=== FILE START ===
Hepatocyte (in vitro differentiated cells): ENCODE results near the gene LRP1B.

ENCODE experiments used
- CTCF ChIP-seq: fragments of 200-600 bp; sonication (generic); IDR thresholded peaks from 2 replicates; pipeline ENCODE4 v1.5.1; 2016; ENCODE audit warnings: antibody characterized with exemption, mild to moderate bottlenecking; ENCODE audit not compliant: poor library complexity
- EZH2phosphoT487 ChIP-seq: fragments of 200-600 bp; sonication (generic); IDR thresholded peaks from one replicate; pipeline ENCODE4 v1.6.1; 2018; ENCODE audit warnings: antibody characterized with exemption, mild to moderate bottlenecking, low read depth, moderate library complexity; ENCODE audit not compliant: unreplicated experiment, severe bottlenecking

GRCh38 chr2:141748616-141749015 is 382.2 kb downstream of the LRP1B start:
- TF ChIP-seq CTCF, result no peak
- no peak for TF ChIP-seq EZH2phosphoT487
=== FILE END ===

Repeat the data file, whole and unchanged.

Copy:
Hepatocyte (in vitro differentiated cells): ENCODE results near the gene LRP1B.

ENCODE experiments used
- CTCF ChIP-seq: fragments of 200-600 bp; sonication (generic); IDR thresholded peaks from 2 replicates; pipeline ENCODE4 v1.5.1; 2016; ENCODE audit warnings: antibody characterized with exemption, mild to moderate bottlenecking; ENCODE audit not compliant: poor library complexity
- EZH2phosphoT487 ChIP-seq: fragments of 200-600 bp; sonication (generic); IDR thresholded peaks from one replicate; pipeline ENCODE4 v1.6.1; 2018; ENCODE audit warnings: antibody characterized with exemption, mild to moderate bottlenecking, low read depth, moderate library complexity; ENCODE audit not compliant: unreplicated experiment, severe bottlenecking

GRCh38 chr2:141748616-141749015 is 382.2 kb downstream of the LRP1B start:
- TF ChIP-seq CTCF, result no peak
- no peak for TF ChIP-seq EZH2phosphoT487